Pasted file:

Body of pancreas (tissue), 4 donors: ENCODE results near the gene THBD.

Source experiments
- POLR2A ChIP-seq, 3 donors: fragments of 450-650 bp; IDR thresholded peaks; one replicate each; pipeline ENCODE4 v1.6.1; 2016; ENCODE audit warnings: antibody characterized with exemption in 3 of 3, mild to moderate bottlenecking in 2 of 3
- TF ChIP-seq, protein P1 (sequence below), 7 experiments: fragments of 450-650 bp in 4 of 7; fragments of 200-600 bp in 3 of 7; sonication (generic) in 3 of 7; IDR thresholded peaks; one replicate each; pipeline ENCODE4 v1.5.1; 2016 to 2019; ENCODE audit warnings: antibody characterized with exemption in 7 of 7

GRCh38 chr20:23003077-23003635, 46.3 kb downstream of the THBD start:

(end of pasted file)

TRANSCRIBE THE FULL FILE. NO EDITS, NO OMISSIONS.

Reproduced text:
Body of pancreas (tissue), 4 donors: ENCODE results near the gene THBD.

Source experiments
- POLR2A ChIP-seq, 3 donors: fragments of 450-650 bp; IDR thresholded peaks; one replicate each; pipeline ENCODE4 v1.6.1; 2016; ENCODE audit warnings: antibody characterized with exemption in 3 of 3, mild to moderate bottlenecking in 2 of 3
- TF ChIP-seq, protein P1 (sequence below), 7 experiments: fragments of 450-650 bp in 4 of 7; fragments of 200-600 bp in 3 of 7; sonication (generic) in 3 of 7; IDR thresholded peaks; one replicate each; pipeline ENCODE4 v1.5.1; 2016 to 2019; ENCODE audit warnings: antibody characterized with exemption in 7 of 7

GRCh38 chr20:23003077-23003635, 46.3 kb downstream of the THBD start: